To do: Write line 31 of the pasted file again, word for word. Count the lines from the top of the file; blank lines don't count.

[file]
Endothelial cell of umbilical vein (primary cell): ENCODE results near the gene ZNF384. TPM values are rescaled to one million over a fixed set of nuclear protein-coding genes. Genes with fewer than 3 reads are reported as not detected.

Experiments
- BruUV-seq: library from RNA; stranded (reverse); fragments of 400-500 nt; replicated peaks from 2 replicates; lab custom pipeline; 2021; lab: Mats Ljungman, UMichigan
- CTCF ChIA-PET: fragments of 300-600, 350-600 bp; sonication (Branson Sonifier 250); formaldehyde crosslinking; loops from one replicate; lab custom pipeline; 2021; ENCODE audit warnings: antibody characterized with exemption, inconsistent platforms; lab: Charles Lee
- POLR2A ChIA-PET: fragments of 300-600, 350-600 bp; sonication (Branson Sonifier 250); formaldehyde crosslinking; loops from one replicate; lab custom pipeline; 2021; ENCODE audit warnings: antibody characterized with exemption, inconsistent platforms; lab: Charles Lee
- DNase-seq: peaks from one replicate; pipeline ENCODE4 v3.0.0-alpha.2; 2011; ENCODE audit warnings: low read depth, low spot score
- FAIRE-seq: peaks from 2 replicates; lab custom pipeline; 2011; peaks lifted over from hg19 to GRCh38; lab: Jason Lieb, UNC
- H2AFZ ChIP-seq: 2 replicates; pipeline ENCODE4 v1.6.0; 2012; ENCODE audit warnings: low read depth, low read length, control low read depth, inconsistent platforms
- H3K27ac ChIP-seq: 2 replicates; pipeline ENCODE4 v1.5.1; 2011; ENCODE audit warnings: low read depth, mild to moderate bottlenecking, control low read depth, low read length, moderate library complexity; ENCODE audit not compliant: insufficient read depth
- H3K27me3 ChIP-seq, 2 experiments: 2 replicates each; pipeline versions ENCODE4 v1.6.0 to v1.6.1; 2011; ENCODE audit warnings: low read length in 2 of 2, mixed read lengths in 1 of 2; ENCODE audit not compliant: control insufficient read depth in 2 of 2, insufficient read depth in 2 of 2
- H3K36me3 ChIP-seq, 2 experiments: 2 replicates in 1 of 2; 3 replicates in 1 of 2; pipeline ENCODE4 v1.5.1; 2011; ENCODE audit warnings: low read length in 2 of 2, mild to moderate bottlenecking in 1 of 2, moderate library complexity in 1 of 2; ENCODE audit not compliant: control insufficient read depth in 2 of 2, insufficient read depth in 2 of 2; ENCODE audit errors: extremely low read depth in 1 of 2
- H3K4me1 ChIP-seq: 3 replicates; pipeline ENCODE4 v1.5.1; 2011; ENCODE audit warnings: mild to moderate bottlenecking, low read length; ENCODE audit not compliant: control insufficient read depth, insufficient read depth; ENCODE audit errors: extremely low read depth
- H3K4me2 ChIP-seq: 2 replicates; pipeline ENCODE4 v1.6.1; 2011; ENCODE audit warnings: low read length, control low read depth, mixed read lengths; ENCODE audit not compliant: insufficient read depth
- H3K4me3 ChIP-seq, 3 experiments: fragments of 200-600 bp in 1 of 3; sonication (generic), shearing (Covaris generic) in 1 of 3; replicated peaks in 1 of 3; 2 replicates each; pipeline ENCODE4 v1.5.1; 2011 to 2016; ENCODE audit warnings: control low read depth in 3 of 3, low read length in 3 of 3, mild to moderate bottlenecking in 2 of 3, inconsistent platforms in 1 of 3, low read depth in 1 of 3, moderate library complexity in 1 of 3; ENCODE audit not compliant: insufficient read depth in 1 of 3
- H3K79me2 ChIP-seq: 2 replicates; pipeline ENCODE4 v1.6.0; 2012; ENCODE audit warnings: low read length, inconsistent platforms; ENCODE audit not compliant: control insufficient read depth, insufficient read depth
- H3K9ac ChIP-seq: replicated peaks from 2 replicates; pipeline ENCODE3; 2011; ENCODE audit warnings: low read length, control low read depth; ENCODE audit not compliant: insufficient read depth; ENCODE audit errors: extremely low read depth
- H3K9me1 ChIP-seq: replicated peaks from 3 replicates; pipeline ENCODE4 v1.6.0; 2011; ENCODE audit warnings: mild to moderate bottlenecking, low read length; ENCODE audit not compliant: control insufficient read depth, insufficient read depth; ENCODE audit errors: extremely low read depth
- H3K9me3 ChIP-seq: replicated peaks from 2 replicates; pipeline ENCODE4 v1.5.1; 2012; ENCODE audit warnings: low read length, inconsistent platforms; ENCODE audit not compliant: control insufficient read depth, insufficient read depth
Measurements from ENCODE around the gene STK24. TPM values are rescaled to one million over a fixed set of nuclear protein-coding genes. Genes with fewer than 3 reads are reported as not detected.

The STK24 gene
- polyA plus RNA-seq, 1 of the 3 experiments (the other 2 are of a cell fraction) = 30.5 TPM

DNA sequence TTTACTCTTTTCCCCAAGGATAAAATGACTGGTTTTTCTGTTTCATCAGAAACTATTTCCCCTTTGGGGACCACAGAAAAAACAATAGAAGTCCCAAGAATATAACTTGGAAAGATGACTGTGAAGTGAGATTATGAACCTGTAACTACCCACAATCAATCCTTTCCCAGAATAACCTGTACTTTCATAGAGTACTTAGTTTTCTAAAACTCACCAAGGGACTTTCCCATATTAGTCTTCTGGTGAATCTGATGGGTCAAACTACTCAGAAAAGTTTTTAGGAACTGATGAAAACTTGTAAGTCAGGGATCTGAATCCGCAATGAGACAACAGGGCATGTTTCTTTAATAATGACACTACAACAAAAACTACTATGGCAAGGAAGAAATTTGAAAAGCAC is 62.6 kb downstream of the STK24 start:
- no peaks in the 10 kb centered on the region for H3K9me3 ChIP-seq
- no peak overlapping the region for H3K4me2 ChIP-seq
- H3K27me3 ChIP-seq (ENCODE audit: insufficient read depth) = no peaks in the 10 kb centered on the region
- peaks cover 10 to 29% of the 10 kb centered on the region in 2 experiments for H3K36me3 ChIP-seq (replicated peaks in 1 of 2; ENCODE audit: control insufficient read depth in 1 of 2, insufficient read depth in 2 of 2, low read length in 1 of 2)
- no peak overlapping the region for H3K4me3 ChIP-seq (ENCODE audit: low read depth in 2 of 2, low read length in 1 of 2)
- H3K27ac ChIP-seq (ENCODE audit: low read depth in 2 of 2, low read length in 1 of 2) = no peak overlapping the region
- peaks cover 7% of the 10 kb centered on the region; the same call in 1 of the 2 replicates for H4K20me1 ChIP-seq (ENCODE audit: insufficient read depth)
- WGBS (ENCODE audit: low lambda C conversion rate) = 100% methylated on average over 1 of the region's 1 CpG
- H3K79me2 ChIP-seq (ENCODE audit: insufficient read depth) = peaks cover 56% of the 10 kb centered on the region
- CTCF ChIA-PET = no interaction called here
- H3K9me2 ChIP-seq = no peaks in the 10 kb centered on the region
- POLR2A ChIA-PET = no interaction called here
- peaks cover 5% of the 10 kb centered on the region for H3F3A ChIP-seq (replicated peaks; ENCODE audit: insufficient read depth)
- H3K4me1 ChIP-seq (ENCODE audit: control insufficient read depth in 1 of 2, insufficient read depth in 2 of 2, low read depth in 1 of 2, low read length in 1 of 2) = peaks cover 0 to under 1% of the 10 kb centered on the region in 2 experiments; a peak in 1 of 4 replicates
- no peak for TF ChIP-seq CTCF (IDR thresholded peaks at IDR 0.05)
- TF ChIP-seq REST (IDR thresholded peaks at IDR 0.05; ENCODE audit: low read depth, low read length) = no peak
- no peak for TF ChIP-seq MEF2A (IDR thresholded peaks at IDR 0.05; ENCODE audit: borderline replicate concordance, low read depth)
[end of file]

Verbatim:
- H3K79me2 ChIP-seq (ENCODE audit: insufficient read depth) = peaks cover 56% of the 10 kb centered on the region